Pilots put on a show at fly-in

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— Gerry Denofsky was walking around the Steamboat Springs Airport with a clipboard on Sunday inviting children to take a free ride in a small airplane. More than 30 children, ages 8 to 17, signed up, and Denofsky couldn't be more pleased.

He remembers his first flight as a 10-year-old.

"I rode my bike to a little airport outside Detroit and talked a pilot into giving me a ride in an Aeronca Champ," he said. "I was the kind of kid who made my parents drive out to the Detroit Metro Airport so I could hang on the fence and look at planes.

"They had to peel me off that fence."

The free flight for children will take place at 9 a.m. today as part of the Experimental Aircraft Association Young Eagles program. The Young Eagles program is designed to get young people excited about aviation.

Denofsky didn't have a hard time convincing children to sign up, because those who showed up for Sunday morning's Vintage Airplane Fly-In were die-hard fans of aviation.

When the rain let up, temperatures still hung around 46 degrees. Clouds were low in the sky, keeping planes on the ground. A handful of pilots stood in the airport lobby listening to the weather in Hayden and Craig and watching the sky through the window.

The only airplane rides visitors were able to take were in a pedal powered, child-size replica of Moose Barrow's Christen Eagle. Barrows built the replica himself, with a painted Nerf football for a nose cone.

Airport Manager Matt Grow sipped a cup of coffee to warm up.

"This is a hearty crew that came out today," he said. Almost 30 visitors were milling around the airport with jackets and gloves.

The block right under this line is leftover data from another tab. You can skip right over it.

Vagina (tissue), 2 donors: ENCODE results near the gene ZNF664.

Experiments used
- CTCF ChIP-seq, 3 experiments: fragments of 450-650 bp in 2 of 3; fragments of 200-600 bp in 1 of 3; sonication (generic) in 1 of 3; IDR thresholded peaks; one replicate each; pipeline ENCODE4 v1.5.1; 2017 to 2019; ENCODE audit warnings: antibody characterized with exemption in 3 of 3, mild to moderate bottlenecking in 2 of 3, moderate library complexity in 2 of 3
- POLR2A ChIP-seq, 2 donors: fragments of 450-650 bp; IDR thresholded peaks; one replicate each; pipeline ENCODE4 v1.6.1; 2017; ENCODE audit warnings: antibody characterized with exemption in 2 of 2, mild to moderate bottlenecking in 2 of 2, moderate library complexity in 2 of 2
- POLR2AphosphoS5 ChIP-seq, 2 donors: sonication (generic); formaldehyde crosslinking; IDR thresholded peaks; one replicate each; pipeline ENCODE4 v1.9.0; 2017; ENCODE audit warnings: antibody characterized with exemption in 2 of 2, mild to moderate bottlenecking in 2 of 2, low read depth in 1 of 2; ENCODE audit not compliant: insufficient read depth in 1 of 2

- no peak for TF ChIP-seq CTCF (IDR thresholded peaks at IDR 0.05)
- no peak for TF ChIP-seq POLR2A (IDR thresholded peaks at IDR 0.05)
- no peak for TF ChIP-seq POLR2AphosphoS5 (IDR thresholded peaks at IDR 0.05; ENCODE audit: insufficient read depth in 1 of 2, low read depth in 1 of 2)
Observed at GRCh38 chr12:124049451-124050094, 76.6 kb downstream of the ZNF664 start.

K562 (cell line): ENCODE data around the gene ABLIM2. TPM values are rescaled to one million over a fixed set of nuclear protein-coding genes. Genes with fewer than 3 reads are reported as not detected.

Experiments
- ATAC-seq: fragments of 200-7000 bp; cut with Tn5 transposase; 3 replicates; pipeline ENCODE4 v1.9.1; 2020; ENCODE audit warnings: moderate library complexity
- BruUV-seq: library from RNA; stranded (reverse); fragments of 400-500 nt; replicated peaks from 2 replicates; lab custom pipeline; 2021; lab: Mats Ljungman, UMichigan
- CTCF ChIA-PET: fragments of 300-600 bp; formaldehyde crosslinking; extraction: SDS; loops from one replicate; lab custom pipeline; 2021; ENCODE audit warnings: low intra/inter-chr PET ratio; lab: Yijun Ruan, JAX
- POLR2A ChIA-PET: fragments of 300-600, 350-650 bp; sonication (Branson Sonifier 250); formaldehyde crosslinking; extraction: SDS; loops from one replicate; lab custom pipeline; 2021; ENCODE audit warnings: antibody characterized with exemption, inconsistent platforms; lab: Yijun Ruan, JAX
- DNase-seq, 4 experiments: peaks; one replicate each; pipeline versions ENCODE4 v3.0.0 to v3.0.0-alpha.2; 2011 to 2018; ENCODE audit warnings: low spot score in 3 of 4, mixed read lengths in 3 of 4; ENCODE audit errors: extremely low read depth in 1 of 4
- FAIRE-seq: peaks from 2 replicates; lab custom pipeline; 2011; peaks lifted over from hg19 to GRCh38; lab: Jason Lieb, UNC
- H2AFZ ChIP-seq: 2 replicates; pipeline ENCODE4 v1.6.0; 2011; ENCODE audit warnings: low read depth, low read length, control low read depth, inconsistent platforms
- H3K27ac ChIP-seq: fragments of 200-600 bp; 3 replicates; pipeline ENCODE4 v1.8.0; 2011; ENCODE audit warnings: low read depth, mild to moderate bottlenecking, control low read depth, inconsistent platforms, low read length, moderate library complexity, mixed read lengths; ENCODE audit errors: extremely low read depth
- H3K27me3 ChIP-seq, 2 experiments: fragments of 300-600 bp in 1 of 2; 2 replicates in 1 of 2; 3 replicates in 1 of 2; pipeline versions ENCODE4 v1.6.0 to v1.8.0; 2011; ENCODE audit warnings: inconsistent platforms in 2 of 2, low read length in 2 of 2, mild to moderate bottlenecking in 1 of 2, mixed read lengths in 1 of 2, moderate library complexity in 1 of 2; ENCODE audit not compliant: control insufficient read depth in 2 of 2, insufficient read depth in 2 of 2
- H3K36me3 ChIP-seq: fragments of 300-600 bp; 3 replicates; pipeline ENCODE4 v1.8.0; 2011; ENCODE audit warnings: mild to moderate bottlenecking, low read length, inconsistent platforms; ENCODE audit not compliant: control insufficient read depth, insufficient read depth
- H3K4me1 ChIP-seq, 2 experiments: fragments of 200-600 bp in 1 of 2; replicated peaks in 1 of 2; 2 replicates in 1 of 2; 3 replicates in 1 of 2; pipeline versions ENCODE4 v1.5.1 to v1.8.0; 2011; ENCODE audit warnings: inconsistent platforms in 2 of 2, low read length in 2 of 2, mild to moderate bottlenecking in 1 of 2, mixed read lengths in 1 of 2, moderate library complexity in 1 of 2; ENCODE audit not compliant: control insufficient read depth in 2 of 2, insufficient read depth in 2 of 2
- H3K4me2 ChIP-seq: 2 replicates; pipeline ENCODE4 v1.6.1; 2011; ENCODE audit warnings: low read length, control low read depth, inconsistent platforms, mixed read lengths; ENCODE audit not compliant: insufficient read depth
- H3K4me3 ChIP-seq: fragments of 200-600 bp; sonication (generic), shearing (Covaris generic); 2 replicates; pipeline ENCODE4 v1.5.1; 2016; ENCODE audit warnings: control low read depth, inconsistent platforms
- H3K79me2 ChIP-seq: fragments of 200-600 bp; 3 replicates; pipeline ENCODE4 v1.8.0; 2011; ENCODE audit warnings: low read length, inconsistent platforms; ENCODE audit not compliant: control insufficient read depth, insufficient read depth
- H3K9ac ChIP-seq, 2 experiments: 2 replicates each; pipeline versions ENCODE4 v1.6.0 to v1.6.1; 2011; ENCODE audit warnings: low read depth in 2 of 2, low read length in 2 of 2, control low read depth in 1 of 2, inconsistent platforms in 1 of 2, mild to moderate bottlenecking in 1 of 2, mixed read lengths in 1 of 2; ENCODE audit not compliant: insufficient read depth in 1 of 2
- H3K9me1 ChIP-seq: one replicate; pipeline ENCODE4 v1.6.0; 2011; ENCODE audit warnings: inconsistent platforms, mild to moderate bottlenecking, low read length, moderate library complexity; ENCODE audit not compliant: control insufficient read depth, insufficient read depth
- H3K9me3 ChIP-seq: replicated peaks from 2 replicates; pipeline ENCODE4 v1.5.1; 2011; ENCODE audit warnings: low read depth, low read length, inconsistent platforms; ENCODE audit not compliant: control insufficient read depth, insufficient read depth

Both the past and the future of personal aircraft were parked side by side and they looked strangely alike.

Denofsky's Cessna 182, built in the 1960s, sat next to Cessna's latest creation -- the Cessna 206. The body was basically the same on both airplanes. The difference was in the cockpit.

All instrumentation in the Cessna 206 is projected onto digital screens.

"A lot of business jets are using the same avionics as this plane," Grow said. "The idea is that you could train on something like this and then step right into a jet -- only the jet is faster and flies higher."

The Cessna 206 was an unexpected visitor to this weekend's fly-in. The plane visited the Steamboat Springs Airport for a catalogue photo shoot and decided to stay for the event.

The sun finally broke through the clouds in the early afternoon and the crowds came with it. The pilots climbed into their planes and offered rides.

From the seat of a 1941 Stearman biplane, the air was cold. Pilot and passenger had a good view of the snow that fell overnight on the surrounding mountains.


-- To reach Autumn Phillips call 871-4210

or e-mail aphillips@steamboatpilot.com

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